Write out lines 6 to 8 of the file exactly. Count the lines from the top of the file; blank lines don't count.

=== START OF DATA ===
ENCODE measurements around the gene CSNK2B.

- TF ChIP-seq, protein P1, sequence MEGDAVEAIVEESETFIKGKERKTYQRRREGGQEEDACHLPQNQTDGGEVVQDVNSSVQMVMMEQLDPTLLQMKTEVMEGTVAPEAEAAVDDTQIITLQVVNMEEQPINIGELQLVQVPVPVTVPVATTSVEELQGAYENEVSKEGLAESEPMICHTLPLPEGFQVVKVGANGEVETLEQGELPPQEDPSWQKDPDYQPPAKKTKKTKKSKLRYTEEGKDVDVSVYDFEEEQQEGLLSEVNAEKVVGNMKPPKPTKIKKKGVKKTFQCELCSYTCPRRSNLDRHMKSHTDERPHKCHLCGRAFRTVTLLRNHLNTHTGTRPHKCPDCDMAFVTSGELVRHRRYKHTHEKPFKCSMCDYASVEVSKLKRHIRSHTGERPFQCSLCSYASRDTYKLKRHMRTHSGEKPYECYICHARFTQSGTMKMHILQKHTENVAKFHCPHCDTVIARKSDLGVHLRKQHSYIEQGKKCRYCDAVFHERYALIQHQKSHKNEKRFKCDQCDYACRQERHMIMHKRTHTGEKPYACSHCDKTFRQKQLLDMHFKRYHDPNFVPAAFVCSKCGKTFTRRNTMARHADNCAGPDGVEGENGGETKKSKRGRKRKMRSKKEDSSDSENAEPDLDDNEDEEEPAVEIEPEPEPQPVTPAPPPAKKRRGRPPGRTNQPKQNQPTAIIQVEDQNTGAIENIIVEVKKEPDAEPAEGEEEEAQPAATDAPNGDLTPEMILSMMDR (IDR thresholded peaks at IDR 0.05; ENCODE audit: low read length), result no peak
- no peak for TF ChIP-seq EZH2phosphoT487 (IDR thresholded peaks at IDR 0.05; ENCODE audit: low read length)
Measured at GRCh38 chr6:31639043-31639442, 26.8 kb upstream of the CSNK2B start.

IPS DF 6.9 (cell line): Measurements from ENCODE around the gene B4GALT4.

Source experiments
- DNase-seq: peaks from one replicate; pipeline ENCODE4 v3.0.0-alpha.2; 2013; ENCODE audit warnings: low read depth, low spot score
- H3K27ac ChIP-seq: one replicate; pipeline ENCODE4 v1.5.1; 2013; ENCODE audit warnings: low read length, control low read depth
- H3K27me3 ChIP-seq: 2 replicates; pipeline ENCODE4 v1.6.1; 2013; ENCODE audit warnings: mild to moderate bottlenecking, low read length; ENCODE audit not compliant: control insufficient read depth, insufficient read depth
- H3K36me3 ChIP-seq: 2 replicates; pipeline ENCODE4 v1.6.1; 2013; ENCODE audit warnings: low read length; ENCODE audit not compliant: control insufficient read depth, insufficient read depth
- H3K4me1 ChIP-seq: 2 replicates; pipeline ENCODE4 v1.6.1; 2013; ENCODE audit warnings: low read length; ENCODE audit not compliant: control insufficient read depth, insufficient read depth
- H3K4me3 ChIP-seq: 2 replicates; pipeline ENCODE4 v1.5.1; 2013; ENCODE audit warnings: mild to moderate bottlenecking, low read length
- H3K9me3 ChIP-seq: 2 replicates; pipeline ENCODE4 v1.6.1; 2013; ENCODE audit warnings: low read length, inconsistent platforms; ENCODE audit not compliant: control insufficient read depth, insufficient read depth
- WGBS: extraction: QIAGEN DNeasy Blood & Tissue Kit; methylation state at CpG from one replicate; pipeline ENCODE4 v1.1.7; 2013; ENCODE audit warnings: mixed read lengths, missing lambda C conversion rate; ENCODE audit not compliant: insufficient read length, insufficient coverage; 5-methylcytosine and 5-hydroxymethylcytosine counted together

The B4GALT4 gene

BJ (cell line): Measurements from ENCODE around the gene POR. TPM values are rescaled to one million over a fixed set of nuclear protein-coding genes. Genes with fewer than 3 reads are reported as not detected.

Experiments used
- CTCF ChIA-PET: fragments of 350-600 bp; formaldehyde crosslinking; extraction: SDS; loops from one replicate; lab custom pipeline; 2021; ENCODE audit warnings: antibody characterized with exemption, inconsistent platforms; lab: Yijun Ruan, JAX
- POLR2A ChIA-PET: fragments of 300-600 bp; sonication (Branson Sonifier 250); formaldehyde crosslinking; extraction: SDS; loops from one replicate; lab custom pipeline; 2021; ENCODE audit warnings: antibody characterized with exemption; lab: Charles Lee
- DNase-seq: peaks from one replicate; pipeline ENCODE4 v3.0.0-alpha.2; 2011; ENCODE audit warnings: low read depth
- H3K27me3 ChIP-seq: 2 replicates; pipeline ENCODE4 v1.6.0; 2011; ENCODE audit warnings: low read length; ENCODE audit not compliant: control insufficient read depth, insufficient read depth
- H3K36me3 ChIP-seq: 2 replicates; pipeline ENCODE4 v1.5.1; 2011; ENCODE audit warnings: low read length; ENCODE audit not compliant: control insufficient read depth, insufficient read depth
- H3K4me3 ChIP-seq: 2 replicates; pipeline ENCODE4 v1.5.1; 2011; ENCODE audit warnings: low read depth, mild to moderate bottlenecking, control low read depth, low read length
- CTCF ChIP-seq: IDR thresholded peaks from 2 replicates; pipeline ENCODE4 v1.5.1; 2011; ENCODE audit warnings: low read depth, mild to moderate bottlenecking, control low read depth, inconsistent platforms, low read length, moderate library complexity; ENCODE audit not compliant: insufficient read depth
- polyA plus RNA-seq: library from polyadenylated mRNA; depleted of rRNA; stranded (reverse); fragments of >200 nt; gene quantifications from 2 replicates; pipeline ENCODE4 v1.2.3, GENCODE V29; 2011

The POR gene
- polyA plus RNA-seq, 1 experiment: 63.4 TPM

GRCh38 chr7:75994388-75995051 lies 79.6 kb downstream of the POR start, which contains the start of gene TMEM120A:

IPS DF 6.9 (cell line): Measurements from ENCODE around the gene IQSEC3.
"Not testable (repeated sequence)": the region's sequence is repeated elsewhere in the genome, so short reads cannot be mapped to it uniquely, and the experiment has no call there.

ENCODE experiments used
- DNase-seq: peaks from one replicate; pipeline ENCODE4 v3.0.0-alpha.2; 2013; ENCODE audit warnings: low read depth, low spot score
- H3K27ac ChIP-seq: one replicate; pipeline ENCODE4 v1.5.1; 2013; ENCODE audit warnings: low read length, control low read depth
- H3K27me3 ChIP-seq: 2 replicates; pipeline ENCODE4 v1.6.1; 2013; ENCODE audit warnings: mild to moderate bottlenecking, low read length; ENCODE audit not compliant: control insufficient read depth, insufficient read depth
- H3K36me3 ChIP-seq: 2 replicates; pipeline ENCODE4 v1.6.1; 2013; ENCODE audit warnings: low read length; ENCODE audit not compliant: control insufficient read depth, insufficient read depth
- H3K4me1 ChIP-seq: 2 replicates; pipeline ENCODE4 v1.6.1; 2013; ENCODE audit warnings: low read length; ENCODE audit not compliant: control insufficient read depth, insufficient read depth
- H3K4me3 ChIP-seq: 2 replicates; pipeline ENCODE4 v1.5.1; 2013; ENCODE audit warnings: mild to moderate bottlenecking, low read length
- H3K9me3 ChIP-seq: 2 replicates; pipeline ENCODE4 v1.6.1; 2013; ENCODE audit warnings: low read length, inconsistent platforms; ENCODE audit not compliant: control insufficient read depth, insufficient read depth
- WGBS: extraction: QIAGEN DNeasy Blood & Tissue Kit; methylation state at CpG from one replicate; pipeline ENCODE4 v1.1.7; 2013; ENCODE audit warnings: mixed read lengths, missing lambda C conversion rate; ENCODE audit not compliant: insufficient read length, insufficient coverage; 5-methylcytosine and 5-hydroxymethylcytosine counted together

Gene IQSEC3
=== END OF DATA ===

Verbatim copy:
Source experiments
- DNase-seq: peaks from one replicate; pipeline ENCODE4 v3.0.0-alpha.2; 2013; ENCODE audit warnings: low read depth, low spot score
- H3K27ac ChIP-seq: one replicate; pipeline ENCODE4 v1.5.1; 2013; ENCODE audit warnings: low read length, control low read depth